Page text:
REASONS OF SELF-DISCHARGE FROM NURSERY OF A TERTIARY CARE HOSPITAL
AbstractBackground: Patients who leave against medical advice (LAMA) from a health facility is a recognized problem. In neonatology practice this issue is particularly sensitive as repercussions can be severe. The purpose of this study was to evaluate the factors influencing the decision of parents to self-discharge their babies against medical advice. Methods: This descriptive case series was conducted in the Department of Neonatology, of the Children’s Hospital and the Institute of Child Health, Lahore from January to June 2015. A total of 240 patients who self-discharged/were included. Results: There were (59.6%) males and (40.4%) females with a male to female ratio of 2:1.5. Term babies constituted (67.9%), spontaneous vaginal deliveries (59.1%) and (55.8%) were delivered at hospitals. Seventy seven new-borns (32.2%) had birth asphyxia followed by neonatal sepsis (27.9%). Sixty four (64.5%) self-discharged within first week of admission. More babies were signed LAMA at week end (32.1%). Likewise (53.1%) babies were self- discharged during the night shift. Highest rate of LAMA was seen in parents belonging to low socioeconomic class (72.1%). Ninety eight parents (40.8%) had no formal education while well-educated parents were found to be 35 (14.6%). The commonest reason for self-discharge was "perceived poor clinical outcome" (36.7%) by parents. Conclusion: Multiple factors were implicated in self-discharges from neonatology unit. Commonest reasons cited by parents were perception of poor clinical outcome and family pressures. Other contributory factors were male gender; those delivered vaginally, diagnosis of birth asphyxia, first week of life, at weekends and night hours. Low socioeconomic class and education of parents was also a major causative factor.Keywords: LAMA, Self-discharge, Neonates, Tertiary care
Roodpeyma S, Hoseyni SAE. Discharge of children from hospital against medical advice. World J Pediatr 2010;6(4):353–6.
Alfandre DJ. “I’m going home”: discharges against medical advice. Mayo Clin Proc. 2009;84(3):255–60.
Brook M, Hilty DM, Liu W, Hu R, Frye MA. Discharge against medical advice from inpatient psychiatric treatment: a literature review. Psychiatr Serv 2006;57(8):1192–8.
Hwang SW, Li J, Gupta R, Chien V, Martin RE. What happens to patients who leave hospital against medical advice? CMAJ 2003;168(4):417–20.
Berger JT. Discharge against medical advice: Ethical considerations and professional obligations. J Hosp Med 2008;3(5):403–8.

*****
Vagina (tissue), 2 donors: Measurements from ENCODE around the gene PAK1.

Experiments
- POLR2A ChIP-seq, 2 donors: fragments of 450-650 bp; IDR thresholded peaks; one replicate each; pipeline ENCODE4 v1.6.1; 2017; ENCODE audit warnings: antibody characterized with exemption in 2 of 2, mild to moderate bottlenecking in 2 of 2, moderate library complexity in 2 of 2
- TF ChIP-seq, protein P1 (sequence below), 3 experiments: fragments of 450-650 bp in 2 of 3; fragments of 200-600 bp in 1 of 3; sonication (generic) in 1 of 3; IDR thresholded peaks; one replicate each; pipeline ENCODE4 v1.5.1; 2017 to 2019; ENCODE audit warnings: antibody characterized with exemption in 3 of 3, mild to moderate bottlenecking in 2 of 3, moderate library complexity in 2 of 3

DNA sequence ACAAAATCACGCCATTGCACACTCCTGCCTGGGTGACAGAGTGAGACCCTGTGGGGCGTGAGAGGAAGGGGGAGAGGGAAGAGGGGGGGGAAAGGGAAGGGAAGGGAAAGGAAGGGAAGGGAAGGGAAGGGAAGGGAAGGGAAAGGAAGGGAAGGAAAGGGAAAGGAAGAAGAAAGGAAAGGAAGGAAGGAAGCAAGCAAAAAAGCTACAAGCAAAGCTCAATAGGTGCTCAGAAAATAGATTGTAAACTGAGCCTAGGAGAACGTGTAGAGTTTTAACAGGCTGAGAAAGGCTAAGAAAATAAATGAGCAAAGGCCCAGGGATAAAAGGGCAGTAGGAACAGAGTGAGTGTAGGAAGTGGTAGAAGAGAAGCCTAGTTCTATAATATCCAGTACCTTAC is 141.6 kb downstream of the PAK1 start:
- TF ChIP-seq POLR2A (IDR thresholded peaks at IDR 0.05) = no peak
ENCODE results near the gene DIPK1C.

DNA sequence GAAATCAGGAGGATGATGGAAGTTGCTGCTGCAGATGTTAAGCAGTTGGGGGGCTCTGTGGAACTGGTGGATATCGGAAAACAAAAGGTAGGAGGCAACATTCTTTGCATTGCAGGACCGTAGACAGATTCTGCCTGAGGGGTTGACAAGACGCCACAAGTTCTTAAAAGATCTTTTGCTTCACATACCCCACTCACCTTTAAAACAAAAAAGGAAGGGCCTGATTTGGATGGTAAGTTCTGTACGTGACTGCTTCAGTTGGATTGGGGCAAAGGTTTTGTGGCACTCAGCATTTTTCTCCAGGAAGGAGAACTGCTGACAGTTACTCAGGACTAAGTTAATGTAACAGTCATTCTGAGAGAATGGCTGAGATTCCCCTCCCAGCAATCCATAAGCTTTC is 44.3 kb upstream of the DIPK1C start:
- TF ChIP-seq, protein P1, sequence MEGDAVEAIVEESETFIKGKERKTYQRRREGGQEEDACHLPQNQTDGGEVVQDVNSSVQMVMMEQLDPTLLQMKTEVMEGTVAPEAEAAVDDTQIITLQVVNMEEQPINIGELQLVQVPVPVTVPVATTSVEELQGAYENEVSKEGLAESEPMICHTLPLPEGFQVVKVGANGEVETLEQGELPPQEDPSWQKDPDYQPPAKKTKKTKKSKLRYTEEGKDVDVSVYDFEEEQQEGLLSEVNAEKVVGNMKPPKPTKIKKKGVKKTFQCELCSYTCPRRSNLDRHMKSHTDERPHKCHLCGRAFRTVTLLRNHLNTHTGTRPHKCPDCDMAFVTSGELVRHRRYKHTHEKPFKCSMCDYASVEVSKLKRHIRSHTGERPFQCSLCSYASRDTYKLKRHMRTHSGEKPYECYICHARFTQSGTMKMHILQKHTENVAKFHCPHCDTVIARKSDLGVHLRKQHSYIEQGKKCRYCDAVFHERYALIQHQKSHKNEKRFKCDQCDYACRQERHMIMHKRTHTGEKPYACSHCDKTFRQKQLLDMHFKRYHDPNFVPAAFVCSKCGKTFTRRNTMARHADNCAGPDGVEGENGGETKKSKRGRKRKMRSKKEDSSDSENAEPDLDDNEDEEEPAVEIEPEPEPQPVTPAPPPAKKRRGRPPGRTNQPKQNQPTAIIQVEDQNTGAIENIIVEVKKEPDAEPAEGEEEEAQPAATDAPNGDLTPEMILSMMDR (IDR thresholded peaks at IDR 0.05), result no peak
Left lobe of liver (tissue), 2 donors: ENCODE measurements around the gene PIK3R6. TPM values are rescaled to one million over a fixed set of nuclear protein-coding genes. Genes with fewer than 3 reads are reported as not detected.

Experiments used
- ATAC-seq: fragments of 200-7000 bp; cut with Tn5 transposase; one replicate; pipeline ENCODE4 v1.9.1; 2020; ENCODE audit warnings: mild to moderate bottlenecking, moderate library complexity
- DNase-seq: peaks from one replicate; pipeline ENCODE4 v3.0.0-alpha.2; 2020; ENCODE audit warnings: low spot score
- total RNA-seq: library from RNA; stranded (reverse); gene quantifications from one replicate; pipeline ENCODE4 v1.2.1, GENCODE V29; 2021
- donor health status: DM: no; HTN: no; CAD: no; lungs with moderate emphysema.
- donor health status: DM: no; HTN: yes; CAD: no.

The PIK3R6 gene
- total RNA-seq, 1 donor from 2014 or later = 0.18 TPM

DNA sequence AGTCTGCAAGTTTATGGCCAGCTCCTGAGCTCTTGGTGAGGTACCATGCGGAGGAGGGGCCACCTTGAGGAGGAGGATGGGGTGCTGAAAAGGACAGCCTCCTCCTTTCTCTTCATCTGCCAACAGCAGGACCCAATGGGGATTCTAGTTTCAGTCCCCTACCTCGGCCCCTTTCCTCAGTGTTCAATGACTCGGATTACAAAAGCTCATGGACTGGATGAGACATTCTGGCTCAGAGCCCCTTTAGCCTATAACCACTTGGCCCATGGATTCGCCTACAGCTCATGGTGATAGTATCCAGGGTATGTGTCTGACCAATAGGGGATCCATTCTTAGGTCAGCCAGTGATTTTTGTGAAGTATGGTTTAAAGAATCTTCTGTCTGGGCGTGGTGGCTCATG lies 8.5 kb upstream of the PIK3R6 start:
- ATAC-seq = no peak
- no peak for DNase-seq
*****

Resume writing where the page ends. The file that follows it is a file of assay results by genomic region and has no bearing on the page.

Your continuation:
Moïsi JC, Gatakaa H, Berkley JA, Maitland K, Mturi N, Newton CR, et al.Excess child mortality after discharge from hospital in Kilifi, Kenya: a retrospective cohort analysis. Bull World Health Organ 2011;89(10):725–32.
Lawn JE, Cousens S, Zupan J. 4 million neonatal deaths : When ? Where ? Why ? Lancet 2005;365(9462):891–900.
Onyiriuka AN. Pediatric discharge against medical advice: experience from a Nigerian secondary healthcare institution. Med J Islam Repub Iran 2011;25(4):194–9.
Osifo OD, Oku OR. Causes, spectrum and effects of surgical child abuse and neglect in a Nigerian city. West Afr J Med 2009;28(5):313–7.
Masud F, Farooq S. Gender Differentials in Preventive Health Care: Incidences and Determinants among Pakistani Children. Pak J Commer Soc Sci 2012;6(2):308–24.
Pongou R. Why Is Infant Mortality Higher in Boys Than in Girls? A New Hypothesis Based on Preconception Environment and Evidence From a Large Sample of Twins. Demography 2013;50(2):421–44.
Al-Turkistani HK. Discharge against medical advice from Neonatal Intensive Care Unit: 10 years experience at a University Hospital. J Family Community Med 2013;20(2):113–5.
Eke GK, Opara PI. Discharge against medical advice amongst patients admitted into the Paediatric wards of the University of Port Harcourt Teaching Hospital. Niger J Paediatr 2013;40(1):40–4.
Onankpa B, Ali T, Abolodje E. A study on prevalence of discharge against medical advice in a tertiary care hospital in Nigeria. Int J Med Res Health Sci 2014;3(2):297–301.
Journal of Ayub Medical College, Abbottabad is an OPEN ACCESS JOURNAL which means that all content is FREELY available without charge to all users whether registered with the journal or not. The work published by J Ayub Med Coll Abbottabad is licensed and distributed under the creative commons License CC BY ND Attribution-NoDerivs. Material printed in this journal is OPEN to access, and are FREE for use in academic and research work with proper citation. J Ayub Med Coll Abbottabad accepts only original material for publication with the understanding that except for abstracts, no part of the data has been published or will be submitted for publication elsewhere before appearing in J Ayub Med Coll Abbottabad. The Editorial Board of J Ayub Med Coll Abbottabad makes every effort to ensure the accuracy and authenticity of material printed in J Ayub Med Coll Abbottabad. However, conclusions and statements expressed are views of the authors and do not reflect the opinion/policy of J Ayub Med Coll Abbottabad or the Editorial Board.
USERS are allowed to read, download, copy, distribute, print, search, or link to the full texts of the articles, or use them for any other lawful purpose, without asking prior permission from the publisher or the author. This is in accordance with the BOAI definition of open access.
AUTHORS retain the rights of free downloading/unlimited e-print of full text and sharing/disseminating the article without any restriction, by any means including twitter, scholarly collaboration networks such as ResearchGate, Academia.eu, and social media sites such as Twitter, LinkedIn, Google Scholar and any other professional or academic networking site.